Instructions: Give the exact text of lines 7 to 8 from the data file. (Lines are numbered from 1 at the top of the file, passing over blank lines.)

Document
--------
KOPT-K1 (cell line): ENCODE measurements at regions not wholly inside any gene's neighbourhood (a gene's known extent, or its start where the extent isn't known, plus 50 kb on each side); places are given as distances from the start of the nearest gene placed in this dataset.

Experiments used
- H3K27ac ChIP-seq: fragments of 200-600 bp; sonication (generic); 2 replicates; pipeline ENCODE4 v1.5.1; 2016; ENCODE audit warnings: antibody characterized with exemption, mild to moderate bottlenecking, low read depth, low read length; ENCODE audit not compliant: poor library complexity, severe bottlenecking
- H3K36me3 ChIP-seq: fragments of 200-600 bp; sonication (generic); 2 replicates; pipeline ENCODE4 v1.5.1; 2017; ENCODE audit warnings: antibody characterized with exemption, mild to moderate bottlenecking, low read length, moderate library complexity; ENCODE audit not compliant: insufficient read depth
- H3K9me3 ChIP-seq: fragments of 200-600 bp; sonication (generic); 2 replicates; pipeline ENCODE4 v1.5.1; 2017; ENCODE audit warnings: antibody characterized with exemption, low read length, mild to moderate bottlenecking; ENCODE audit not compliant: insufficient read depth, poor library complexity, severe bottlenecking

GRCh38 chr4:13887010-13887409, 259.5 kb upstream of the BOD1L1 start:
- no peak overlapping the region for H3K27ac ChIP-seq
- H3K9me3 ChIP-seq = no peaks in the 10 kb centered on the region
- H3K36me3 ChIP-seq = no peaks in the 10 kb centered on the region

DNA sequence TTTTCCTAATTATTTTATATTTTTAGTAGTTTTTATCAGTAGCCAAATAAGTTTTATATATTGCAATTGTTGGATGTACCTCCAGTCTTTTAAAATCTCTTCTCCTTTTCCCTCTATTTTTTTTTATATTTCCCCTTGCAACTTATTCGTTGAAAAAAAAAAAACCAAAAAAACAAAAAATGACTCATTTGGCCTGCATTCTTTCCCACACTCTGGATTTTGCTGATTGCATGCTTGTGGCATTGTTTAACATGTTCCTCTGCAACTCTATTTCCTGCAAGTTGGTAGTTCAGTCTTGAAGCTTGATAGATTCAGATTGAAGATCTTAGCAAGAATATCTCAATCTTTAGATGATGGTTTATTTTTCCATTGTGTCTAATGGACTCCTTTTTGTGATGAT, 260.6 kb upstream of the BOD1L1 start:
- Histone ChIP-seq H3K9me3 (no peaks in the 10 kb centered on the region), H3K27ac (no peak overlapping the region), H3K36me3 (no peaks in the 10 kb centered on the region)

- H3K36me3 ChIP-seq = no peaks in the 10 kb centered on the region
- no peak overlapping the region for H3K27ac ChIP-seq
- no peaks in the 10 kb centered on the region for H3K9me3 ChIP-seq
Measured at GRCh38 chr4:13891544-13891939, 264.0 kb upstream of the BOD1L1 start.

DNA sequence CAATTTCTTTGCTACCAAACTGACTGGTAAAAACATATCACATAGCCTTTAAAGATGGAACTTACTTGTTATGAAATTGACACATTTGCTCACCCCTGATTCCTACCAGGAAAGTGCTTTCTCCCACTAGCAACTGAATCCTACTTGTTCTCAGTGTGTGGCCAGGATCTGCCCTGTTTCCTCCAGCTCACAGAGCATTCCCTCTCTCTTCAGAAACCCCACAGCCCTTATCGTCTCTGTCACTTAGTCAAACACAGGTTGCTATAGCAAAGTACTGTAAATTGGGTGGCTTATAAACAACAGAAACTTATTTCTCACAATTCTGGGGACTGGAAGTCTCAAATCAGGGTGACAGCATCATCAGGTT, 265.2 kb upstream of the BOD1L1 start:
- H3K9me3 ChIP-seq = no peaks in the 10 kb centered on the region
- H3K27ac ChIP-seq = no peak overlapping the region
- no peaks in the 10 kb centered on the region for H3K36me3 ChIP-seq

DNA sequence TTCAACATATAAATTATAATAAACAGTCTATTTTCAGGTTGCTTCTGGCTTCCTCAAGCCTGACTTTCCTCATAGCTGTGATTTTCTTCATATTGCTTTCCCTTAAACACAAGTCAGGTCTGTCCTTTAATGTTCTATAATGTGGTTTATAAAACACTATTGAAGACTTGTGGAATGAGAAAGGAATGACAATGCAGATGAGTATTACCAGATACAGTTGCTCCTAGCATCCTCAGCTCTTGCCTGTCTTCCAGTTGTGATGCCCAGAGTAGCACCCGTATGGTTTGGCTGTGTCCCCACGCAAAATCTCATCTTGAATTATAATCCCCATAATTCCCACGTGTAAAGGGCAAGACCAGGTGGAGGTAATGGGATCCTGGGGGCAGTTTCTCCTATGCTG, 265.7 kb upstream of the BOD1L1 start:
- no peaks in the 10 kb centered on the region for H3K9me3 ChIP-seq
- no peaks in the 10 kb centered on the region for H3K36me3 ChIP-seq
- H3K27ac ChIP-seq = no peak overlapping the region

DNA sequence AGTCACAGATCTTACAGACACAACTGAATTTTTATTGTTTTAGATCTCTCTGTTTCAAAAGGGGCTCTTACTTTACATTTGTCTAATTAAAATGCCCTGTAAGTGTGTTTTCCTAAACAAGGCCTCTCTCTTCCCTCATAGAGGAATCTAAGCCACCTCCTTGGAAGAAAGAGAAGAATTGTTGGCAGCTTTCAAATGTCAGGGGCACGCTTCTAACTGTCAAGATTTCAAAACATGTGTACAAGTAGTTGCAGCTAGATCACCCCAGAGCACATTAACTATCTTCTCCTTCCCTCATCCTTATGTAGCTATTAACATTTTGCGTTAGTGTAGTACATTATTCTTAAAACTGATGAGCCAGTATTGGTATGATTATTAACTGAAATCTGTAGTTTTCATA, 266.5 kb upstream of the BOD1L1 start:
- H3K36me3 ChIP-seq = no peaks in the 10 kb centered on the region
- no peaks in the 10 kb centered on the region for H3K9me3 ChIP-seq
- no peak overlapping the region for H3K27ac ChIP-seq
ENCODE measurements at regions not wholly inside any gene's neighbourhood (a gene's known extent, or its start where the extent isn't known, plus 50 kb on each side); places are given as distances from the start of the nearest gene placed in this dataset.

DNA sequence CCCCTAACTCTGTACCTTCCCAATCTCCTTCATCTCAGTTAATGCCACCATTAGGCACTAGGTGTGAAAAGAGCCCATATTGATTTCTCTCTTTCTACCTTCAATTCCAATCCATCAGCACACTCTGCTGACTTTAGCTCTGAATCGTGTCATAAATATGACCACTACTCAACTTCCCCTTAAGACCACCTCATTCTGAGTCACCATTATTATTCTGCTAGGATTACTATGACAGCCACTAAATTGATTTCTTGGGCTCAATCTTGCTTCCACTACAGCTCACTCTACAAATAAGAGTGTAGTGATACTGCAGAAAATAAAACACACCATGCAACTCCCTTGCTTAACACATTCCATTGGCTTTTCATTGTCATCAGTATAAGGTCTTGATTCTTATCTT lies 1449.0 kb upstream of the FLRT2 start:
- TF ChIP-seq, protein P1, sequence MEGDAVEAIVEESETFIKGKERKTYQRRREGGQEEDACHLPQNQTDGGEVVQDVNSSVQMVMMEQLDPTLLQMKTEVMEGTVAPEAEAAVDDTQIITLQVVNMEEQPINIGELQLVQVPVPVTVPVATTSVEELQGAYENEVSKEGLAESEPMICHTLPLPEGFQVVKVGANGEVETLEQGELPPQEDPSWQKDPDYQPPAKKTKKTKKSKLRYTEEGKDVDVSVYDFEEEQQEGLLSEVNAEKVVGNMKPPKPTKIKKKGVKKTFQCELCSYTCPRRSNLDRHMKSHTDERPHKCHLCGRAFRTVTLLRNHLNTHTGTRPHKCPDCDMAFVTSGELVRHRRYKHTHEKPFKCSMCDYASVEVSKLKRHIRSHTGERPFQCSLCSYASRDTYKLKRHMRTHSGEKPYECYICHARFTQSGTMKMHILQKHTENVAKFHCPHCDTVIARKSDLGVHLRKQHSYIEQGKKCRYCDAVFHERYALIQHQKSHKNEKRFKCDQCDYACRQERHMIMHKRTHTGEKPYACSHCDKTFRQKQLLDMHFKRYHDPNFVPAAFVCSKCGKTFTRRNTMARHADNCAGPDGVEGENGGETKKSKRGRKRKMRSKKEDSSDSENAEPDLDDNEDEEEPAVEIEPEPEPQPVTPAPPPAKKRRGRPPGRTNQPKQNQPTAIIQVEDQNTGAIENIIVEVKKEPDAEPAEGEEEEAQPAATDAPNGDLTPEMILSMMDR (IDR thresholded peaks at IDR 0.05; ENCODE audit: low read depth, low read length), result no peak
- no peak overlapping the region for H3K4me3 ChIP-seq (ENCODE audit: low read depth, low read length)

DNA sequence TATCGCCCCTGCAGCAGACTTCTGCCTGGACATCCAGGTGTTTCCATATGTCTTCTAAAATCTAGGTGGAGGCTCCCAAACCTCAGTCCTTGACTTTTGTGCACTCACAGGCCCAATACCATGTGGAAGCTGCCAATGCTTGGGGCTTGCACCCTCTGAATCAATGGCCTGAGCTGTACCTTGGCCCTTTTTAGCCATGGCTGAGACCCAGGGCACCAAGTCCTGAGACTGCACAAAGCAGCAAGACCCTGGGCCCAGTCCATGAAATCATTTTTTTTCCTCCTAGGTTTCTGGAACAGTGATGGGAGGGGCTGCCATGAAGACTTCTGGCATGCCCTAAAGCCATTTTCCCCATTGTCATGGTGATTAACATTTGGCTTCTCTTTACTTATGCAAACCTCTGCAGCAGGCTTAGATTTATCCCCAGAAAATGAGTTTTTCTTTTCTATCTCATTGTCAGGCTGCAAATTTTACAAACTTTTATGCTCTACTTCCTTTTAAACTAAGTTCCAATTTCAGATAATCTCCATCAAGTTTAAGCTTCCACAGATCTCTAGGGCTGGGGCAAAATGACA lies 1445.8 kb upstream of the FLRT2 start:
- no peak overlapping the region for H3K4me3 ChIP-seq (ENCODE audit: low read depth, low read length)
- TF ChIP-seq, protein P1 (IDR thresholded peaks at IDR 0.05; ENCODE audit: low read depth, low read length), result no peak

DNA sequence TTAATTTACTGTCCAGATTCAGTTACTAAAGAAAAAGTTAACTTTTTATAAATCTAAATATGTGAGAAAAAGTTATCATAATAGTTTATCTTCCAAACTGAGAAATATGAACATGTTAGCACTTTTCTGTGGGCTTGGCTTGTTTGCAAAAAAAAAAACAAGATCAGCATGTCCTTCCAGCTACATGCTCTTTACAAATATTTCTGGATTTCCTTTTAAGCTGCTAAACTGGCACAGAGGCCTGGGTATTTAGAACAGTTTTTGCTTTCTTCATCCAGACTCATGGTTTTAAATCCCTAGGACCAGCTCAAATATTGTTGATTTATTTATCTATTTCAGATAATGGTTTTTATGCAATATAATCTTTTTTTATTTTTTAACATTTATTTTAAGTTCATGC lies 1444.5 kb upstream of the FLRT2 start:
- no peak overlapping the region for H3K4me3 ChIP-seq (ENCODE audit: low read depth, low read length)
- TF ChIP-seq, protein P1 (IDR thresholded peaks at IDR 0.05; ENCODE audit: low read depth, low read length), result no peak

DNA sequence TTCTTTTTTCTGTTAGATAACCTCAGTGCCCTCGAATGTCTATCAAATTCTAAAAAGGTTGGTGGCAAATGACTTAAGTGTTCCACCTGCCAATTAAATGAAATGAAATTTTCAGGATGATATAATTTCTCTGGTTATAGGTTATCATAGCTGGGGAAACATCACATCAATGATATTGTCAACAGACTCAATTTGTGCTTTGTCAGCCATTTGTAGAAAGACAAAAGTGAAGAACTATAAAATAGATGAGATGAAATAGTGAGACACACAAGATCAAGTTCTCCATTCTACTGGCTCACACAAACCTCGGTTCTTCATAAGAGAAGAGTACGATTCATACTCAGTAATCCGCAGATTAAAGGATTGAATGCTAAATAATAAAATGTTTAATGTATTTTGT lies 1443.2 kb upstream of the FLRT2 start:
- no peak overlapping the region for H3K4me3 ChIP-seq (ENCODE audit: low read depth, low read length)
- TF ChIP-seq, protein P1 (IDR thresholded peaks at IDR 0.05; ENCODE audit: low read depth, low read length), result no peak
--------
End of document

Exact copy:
- no peak overlapping the region for H3K27ac ChIP-seq
- H3K9me3 ChIP-seq = no peaks in the 10 kb centered on the region